Aug. 16, 2023
Supply Chain Dive
A wave of labor disputes in supply chains, driven by workers seeking better pay and job security due to their pandemic contributions and inflationary pressures. This “Hot Labor Summer” has disrupted operations at ports, led to bankruptcy filings, and prompted shippers to diversify carriers and invest in technology to mitigate supply chain disruptions.
One common theme among these conflicts is that workers are demanding higher pay, better benefits, and increased job protections, citing their contributions during the COVID-19 pandemic and the current inflationary pressures. This wave of labor actions has been referred to as a “Hot Labor Summer,” with various industries, including TV and film writers, hotel and hospitality workers, and auto workers, seeking improved working conditions.
The timing of these labor negotiations is favorable for unions due to a strong labor market, low unemployment, and economic growth. Established union workforces are securing new contracts, while other employee groups in the transportation sector are organizing, such as DHL Express workers and Amazon delivery contractors.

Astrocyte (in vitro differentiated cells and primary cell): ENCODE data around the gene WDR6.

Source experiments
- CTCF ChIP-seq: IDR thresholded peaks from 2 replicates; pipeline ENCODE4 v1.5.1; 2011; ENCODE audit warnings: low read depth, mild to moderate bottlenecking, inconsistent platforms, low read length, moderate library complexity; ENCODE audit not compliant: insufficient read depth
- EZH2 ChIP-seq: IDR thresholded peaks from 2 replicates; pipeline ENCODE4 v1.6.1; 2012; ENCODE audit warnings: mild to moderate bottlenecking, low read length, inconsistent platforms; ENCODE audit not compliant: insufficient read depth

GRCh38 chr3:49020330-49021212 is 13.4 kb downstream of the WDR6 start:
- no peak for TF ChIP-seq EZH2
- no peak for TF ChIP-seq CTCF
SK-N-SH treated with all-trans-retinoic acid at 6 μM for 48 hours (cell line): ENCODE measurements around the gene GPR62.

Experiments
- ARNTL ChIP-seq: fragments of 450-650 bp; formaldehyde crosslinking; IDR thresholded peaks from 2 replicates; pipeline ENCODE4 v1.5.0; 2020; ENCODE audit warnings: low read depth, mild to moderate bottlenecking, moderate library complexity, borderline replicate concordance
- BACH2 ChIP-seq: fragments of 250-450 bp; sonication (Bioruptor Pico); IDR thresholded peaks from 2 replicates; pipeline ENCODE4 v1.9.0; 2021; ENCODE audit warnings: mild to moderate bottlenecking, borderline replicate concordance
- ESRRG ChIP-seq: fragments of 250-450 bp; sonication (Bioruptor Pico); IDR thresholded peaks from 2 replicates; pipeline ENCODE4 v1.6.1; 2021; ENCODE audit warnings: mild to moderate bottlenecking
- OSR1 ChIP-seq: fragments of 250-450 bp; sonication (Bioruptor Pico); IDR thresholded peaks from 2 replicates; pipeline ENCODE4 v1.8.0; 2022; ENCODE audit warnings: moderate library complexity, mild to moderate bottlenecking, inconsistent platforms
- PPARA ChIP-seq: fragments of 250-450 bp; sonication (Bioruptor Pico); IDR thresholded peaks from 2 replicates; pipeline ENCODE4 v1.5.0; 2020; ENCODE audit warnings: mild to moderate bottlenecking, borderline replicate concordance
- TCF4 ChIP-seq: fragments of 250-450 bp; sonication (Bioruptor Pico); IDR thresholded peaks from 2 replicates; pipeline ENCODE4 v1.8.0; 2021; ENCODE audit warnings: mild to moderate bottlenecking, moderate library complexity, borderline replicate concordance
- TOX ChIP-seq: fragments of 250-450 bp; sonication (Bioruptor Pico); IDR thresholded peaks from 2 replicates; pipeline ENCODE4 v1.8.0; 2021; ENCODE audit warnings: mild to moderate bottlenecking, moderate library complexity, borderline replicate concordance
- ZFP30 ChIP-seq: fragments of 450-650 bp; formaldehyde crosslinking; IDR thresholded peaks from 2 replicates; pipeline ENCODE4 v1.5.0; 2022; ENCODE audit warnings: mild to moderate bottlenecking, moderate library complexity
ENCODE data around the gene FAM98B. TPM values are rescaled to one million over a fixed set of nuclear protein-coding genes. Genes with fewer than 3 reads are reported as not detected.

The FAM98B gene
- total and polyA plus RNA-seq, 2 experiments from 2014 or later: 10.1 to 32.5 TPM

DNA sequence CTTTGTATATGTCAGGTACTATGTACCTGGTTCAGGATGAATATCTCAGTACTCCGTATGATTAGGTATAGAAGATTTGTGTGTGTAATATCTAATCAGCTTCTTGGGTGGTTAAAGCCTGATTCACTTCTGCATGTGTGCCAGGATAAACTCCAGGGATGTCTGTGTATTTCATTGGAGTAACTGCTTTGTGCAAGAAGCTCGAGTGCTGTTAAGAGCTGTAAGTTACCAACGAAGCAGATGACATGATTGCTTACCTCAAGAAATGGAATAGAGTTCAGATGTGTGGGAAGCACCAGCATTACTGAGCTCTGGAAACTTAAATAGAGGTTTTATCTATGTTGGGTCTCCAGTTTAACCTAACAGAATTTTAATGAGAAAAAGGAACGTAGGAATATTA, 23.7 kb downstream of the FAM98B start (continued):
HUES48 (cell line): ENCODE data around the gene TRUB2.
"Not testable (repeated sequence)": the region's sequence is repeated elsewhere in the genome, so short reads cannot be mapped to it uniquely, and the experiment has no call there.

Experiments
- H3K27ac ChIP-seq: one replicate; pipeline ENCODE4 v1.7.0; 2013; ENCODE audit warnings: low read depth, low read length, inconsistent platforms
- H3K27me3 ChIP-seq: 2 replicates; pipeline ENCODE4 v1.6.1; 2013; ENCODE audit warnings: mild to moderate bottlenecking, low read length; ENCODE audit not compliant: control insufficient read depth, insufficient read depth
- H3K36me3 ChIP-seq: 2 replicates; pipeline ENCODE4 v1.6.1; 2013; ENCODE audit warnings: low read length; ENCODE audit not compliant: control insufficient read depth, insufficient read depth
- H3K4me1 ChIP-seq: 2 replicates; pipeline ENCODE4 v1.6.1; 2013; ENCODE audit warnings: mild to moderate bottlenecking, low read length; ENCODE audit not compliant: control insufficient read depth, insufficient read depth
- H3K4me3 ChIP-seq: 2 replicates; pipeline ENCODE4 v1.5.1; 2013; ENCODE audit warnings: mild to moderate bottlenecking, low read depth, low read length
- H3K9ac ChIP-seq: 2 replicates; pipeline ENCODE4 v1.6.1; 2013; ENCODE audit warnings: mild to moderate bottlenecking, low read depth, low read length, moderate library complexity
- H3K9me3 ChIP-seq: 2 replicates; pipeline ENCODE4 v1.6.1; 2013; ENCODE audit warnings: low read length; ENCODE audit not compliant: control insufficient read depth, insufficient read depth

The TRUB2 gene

Additionally, these labor disputes can disrupt supply chains, leading to terminal operations’ limitations at ports and even bankruptcy filings by companies facing strike threats. To mitigate such disruptions, shippers are diversifying their carrier mix, investing in technology like digital twins, and maintaining safety stock to ensure continuity in their supply chains.
Conclusion: “Hot Labor Summer” is characterized by an upsurge in labor unrest within supply chains, with workers demanding better compensation and job security. The timing favors unions, leading to negotiations and disruptions that impact supply chains, prompting shippers to adopt contingency plans to mitigate these challenges.
We asked Legacy’s VP of Transportation, Russ Romine, to offer some insight.
“Many of these frontline workers bore the brunt of contributions during the COVID-19 pandemic. Alongside the current inflationary pressures and low unemployment, union workforces are securing new contracts, while other employee groups in the transportation sector are seeing the benefits of organizing, as with the recent UPS & Teamsters negotiations, which could be finalized later today.”
More details can be found at Supply Chain Dive’s ‘Deep Dive’ here.
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